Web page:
CENTCOM celebrated its ability to defend al Tanf bases in the past, but satellite photos of one strike at al Tanf show significant destruction. The best guess is the Avenger Air Defense System and Stinger MANPADS, both used by the Army. Avenger, a 35-year-old air system, has never shot down a drone in combat anywhere. It is mounted on a HMMWV Jeep-like vehicle and fires Stinger air defense missiles.

Avenger, a mobile and stand-alone radar system, can be connected to external sources and is currently present in Syria and Iraq. Stinger is a man-carried and operated air defense weapon that has to see the threat, just like Avenger. It can have a dual seeker-sensor in the missile’s nose that is sensitive to both infrared and ultraviolet light. Both Avenger and Stinger are “fire and forget systems” and have no reports of Stingers shooting down drones in combat.

A Pentagon report suggests that Tower 22 had its own drone in play, either exploiting the US drone’s flight path or being shielded by it. Both Stinger and Avenger have IFF systems to differentiate between threats and friendly aircraft. Mode 5 class IFF transponders can identify a friendly if it sends the correct encrypted code, requiring ground operators to destroy it.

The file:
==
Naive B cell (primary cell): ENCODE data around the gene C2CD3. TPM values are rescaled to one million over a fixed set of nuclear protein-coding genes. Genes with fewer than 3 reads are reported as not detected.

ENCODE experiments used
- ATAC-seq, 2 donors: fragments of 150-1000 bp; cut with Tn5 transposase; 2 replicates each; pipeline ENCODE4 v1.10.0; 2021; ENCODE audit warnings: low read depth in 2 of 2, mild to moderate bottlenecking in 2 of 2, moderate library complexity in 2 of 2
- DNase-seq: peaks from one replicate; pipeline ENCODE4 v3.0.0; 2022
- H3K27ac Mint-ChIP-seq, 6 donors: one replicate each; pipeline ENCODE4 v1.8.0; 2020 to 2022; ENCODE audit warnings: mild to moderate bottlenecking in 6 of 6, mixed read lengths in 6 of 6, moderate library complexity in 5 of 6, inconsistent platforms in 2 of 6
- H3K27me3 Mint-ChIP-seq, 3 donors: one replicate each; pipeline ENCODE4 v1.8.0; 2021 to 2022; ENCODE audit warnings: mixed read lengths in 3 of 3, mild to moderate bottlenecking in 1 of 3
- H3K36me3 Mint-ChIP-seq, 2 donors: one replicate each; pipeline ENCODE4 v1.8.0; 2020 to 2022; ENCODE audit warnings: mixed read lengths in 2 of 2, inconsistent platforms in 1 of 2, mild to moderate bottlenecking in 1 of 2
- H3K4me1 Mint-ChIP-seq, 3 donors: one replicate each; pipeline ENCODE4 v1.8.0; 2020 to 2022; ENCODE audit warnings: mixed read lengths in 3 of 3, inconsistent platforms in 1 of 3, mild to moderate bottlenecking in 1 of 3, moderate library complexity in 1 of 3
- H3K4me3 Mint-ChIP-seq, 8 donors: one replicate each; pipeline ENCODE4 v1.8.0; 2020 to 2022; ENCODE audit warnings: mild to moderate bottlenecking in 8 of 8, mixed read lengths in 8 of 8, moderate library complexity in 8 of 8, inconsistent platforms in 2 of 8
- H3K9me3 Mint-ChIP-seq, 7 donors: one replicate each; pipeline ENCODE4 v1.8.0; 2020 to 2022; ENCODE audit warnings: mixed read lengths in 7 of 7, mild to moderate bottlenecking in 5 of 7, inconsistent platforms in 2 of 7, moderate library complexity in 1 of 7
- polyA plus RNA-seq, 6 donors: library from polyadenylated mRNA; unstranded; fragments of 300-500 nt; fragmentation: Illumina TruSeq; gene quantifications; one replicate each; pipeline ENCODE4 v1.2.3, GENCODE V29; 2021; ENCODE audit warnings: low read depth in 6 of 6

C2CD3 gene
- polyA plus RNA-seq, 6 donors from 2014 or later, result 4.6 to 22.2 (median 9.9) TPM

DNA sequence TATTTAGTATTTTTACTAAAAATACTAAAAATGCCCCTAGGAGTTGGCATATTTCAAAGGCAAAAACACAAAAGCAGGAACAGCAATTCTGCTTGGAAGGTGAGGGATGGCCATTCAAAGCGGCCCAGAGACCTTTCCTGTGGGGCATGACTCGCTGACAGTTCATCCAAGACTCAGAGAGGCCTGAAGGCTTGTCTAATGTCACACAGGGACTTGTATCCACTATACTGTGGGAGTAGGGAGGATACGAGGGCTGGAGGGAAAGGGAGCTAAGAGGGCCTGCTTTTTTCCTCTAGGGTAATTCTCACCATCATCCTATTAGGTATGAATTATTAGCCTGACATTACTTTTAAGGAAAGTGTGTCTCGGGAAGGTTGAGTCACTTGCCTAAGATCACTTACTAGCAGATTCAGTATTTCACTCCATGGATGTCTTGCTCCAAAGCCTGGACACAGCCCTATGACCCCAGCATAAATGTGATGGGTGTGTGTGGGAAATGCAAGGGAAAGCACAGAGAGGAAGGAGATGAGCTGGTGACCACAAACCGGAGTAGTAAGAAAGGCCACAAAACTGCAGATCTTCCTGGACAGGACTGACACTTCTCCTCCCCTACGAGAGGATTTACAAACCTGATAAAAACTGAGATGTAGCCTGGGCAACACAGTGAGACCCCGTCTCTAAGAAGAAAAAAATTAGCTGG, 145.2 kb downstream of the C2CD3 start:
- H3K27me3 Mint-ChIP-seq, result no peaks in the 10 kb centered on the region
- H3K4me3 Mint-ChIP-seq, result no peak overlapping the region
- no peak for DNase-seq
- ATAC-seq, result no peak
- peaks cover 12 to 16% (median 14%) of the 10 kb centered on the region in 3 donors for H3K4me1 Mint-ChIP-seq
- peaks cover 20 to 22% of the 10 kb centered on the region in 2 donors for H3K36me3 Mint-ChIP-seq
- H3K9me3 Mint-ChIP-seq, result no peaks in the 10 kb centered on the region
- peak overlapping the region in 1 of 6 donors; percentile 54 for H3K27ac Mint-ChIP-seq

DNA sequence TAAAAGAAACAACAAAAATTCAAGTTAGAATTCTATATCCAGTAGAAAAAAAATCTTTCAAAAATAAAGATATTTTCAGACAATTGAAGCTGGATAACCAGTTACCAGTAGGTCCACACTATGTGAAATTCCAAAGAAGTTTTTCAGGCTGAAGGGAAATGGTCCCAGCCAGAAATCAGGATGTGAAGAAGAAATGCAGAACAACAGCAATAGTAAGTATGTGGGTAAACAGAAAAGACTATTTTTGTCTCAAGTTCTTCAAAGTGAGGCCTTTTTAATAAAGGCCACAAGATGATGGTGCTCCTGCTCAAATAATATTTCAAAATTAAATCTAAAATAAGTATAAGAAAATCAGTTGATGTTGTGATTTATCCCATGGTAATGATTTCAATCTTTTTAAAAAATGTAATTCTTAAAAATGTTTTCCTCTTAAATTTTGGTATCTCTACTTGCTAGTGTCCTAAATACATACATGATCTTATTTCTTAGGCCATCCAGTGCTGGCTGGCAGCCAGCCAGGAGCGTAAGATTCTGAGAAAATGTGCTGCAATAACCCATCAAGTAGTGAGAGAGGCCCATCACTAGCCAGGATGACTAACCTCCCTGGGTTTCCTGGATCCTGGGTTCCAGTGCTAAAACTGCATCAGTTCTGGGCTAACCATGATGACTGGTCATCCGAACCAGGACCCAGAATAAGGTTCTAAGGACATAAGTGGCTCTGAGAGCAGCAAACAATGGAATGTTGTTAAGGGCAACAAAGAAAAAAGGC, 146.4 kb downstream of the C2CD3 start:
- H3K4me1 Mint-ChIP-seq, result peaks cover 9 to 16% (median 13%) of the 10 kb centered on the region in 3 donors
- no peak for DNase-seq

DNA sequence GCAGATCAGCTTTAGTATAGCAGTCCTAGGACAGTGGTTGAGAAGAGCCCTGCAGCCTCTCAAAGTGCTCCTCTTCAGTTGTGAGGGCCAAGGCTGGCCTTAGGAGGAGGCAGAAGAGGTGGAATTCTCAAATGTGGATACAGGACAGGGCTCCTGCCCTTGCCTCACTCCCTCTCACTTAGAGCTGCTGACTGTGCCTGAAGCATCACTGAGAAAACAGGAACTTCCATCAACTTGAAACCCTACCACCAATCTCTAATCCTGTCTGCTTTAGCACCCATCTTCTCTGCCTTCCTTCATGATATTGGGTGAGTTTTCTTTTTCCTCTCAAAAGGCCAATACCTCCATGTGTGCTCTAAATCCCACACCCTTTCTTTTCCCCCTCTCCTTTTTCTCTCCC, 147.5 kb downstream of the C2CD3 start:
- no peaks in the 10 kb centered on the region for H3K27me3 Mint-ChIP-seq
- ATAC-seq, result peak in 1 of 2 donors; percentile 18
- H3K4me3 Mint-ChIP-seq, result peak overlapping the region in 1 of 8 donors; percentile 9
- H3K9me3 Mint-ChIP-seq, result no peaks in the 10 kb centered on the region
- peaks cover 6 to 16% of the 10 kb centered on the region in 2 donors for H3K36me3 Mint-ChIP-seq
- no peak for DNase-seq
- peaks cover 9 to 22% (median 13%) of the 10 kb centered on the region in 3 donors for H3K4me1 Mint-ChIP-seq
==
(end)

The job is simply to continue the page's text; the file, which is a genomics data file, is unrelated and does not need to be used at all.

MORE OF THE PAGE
The US Air Force (USAF) has been criticized for its lack of IFF transponders on its military drones, which are crucial in modern combat scenarios. This raises questions about the potential use of cheap commercial drones, such as Task Force 99, for intelligence, surveillance, and reconnaissance missions. Task Force 99, based at Al Udeid Air Base in Qatar, has approximately 98 drones with ranges between 12.5 and 900 miles, including its own 3D printed drone called Kestrel. These drones are typically small plastic quadcopters, some of which are battery-powered and include group 1 and group 2 unmanned aerial systems (UAS) platforms.

Task Force 99 is tasked with finding unique drone solutions to support US operations in the Middle East, but due to its focus on cheap commercial products, the drones it uses are not equipped with IFF. The presence of a Task Force 99 drone may indicate that air defenses were shut down during US Army drone operations.

The damage at Tower 22 could have been caused by a large munition, as multiple drones hit al Tanf causing significant damage. It is reasonable to assume that the strike on Tower 22 was well-planned and intended to cause maximum casualties, possibly due to previous surveys by hostile drones, satellite pictures, or spies at the base. More information is needed to determine the possible presence of a Task Force 99 drone during US Army drone operations.